I’ve heard Brad Feld say many times that he believes a startup community can be built in any city and that the future of cities depends on these startup communities.   He’s even written a book on the idea called Startup Communities: Building an Entrepreneurial Ecosystem in Your City.
I was living in Boulder when Brad moved to town from Boston, and I’ve seen his commitment to this idea first hand.  As the startup community grew in Boulder and became known beyond Colorado, he began getting questions from other communities about how they could duplicate Boulder’s success.  Here’s the thing though - no one can duplicate Boulder, any more than Boulder could duplicate Silicon Valley.  A community has to create their own version of success -  but there are lessons to be learned from Boulder.  
Brad developed what he calls the Boulder Thesis and you’ll find it explained in Chapter Three of the book, but here is the latest version that I could find online as Brad has evolved it over the years.
The Boulder Thesis by Brad Feld
  • Entrepreneurs must lead the startup community.
  • The leaders must have a long-term commitment.
  • The startup community must be inclusive of anyone who wants to participate in it.
  • The startup community must have continual activities that engage the entire entrepreneurial stack.
I moved to Adelaide, South Australia just over a year ago, and one of the many surprises I discovered was how many people knew about Boulder, and not just because of Mork and Mindy.  Startup people especially knew that Boulder was supposed to be a great place to create a company but they were usually surprised to hear that Boulder’s population is only about a 100,000 people and that’s counting the students at the University of Colorado.
So if Boulder, a city 1/10 the size of Adelaide can do it, why not Adelaide?  Well, of course, Adelaide can do it!  In fact, Adelaide has been doing it for years, but another thing Brad likes to say is you have to take a twenty-year view of the future, and that’s starting today.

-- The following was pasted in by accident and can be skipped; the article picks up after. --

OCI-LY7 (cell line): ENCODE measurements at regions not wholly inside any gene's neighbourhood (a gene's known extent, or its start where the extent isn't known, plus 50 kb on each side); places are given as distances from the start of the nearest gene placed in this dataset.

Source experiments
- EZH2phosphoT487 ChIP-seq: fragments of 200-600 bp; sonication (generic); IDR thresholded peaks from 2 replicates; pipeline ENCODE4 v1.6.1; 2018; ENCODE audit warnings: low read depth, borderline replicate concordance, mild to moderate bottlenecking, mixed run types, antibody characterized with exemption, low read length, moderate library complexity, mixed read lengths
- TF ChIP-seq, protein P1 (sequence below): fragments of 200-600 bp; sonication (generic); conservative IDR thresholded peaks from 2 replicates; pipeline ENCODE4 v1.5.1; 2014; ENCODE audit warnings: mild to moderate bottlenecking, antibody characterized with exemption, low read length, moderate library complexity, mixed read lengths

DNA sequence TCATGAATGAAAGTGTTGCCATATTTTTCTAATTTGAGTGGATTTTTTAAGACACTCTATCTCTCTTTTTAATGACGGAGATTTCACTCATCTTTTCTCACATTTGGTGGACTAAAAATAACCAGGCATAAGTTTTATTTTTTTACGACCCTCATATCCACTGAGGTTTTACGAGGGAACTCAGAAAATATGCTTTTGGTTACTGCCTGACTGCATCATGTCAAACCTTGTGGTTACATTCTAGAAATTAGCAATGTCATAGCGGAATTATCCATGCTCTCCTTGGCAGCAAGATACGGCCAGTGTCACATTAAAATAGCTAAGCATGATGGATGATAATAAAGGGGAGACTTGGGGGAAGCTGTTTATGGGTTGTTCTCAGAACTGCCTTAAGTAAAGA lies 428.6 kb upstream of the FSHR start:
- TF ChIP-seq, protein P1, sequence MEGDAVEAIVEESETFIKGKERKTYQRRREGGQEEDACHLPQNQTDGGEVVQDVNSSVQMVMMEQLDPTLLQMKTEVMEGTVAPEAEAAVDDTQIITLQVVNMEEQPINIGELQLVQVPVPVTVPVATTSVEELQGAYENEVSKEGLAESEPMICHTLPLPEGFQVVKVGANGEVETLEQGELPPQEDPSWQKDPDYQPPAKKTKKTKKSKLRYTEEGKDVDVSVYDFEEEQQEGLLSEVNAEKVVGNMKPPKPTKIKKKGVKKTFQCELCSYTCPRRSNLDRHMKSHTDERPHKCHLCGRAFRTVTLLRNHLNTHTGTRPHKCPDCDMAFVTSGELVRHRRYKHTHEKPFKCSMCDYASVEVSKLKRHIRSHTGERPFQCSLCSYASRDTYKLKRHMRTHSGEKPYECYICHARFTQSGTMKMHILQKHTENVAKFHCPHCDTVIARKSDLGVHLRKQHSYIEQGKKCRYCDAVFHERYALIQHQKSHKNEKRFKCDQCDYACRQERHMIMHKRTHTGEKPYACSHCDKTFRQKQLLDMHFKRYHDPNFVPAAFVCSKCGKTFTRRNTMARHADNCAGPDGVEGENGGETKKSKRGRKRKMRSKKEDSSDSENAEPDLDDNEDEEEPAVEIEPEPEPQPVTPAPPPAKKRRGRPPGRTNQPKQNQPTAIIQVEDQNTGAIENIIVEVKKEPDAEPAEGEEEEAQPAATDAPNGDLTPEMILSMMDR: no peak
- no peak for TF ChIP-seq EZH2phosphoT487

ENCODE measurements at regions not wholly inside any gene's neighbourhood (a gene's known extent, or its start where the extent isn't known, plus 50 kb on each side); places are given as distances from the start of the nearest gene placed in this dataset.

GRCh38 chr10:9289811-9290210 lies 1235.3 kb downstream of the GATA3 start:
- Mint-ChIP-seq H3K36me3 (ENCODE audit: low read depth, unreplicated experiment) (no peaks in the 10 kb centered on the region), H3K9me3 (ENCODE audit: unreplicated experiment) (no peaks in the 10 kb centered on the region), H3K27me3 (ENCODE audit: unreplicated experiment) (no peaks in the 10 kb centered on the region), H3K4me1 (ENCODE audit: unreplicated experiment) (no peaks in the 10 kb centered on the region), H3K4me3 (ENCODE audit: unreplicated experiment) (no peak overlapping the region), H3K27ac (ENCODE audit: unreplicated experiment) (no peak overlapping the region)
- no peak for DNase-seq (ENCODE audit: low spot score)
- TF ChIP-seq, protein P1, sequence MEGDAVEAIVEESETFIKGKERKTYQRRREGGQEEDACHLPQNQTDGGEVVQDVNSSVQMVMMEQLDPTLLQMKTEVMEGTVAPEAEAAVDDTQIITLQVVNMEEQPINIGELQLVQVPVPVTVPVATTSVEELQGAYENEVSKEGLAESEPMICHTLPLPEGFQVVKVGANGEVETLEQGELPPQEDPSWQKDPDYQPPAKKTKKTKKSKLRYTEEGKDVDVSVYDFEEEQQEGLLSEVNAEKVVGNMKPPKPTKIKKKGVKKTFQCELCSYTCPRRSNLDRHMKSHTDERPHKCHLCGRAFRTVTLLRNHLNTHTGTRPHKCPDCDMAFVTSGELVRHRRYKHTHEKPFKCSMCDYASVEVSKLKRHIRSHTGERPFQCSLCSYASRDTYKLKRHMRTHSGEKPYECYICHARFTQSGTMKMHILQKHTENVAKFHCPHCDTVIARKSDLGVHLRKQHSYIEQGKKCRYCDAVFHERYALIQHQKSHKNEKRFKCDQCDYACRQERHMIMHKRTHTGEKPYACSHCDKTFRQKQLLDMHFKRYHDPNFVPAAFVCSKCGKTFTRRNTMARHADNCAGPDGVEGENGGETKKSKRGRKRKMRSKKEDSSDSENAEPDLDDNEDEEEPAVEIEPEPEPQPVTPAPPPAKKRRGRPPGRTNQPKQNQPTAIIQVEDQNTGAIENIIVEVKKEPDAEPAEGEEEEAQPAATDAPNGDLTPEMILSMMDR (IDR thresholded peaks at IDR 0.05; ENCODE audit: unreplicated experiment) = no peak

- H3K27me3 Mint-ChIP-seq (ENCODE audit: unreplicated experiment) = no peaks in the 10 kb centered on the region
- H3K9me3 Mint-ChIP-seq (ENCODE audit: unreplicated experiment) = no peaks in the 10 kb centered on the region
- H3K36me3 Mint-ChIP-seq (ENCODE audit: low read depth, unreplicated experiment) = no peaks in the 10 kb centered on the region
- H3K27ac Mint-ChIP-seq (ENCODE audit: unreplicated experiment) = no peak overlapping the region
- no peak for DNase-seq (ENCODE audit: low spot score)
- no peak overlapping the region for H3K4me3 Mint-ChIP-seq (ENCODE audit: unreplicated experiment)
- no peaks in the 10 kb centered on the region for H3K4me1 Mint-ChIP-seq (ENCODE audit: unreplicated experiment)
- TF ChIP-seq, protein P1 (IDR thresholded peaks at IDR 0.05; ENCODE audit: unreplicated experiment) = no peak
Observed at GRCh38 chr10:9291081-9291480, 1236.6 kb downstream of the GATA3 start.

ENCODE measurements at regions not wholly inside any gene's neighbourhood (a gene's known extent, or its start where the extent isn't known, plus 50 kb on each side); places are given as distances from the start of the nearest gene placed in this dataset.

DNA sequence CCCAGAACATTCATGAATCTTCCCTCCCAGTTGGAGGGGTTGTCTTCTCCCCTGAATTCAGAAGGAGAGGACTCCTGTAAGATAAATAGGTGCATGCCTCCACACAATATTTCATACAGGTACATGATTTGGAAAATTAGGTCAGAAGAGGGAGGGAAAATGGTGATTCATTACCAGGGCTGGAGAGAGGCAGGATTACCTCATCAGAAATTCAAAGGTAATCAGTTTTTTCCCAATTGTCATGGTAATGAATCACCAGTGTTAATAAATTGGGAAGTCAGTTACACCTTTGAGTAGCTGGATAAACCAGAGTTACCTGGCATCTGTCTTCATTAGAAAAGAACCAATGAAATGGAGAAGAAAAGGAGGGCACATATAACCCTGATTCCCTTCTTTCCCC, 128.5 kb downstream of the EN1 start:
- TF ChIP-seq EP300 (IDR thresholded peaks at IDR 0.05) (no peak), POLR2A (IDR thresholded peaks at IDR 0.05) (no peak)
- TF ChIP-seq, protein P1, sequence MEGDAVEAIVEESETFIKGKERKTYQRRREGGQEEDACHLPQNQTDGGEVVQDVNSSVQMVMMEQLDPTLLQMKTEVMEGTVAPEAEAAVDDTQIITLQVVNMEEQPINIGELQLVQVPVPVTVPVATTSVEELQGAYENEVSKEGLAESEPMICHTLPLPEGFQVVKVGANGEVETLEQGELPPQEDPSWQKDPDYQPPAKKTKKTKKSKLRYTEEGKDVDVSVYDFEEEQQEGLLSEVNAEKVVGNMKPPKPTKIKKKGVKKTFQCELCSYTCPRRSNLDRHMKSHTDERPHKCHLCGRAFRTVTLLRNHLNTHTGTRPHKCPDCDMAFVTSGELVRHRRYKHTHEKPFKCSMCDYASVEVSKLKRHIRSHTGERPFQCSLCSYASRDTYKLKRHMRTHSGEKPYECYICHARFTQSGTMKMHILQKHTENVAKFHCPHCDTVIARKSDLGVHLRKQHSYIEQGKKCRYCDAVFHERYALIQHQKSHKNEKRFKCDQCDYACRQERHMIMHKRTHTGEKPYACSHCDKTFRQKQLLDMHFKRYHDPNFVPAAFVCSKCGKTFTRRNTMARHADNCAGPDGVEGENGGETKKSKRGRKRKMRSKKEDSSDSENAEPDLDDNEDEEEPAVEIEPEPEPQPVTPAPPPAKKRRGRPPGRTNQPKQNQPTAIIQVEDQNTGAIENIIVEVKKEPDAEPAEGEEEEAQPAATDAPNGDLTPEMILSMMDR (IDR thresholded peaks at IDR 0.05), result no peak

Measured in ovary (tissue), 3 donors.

I’ve found Adelaide to be a wonderful place to live and I can see startup founders not only growing up here, but people moving here to start their company.  We can certainly support the founders we already have so they don’t feel the need to go to Sydney, or Boulder or Silicon Valley.  That’s not a knock on any of those places, but if you have limited startup capital and a limited network of people, why spend any of that moving somewhere else?
The first two points of the Boulder Thesis are pretty easy really.  Entrepreneurs invest a little time outside of their own bubble giving back to the community and helping others.  Of course, the lawyers, accountants and government people are going to be working alongside, but the leaders have to be the founders themselves.  And you can’t just think about the next six months like we often do in a startup; you have to take the long view.
Being inclusive is harder, because not only do you have to go against stereotypes about what a startup founder looks like, you also have to work to include people who by definition are new, inexperienced and not connected to the network.  It can’t become a club of just the most successful or oldest community members.  Growing networks always beat exclusive networks.
The last point about having continual activities seems to be happening here in Adelaide too.  According to Josh Garratt, the Chairman of the Coworking South Australia Association, Adelaide has 28 coworking spaces.  That’s  the highest number per capita in Asia.  That right there is going to guarantee that something is happening for startups every day of the week, but there can always be more.  When I was involved in Startup Longmont, a town just up the road from Boulder, I encouraged anyone who wanted to create an event to just do it.  No permission required, and no worries about competing with someone else’s event, even mine.  The most interesting and helpful events will thrive and the rest will evolve or die after they’ve served their purpose, and that’s OK.
A lesson I learned in Longmont was that we, the startup community, had to always be reminding people about how great the community really was because some people both inside and outside the community just wanted to complain about what wasn't right.  If we complained about the lack of angels and VCs or that Boulder was farther along than we were, it just hurt our community.  We changed the language from saying we were “just a little country town” to being proud of where we lived while working hard to make it even better.  That’s happening here in Adelaide, and I’m very happy to be a small part of the movement.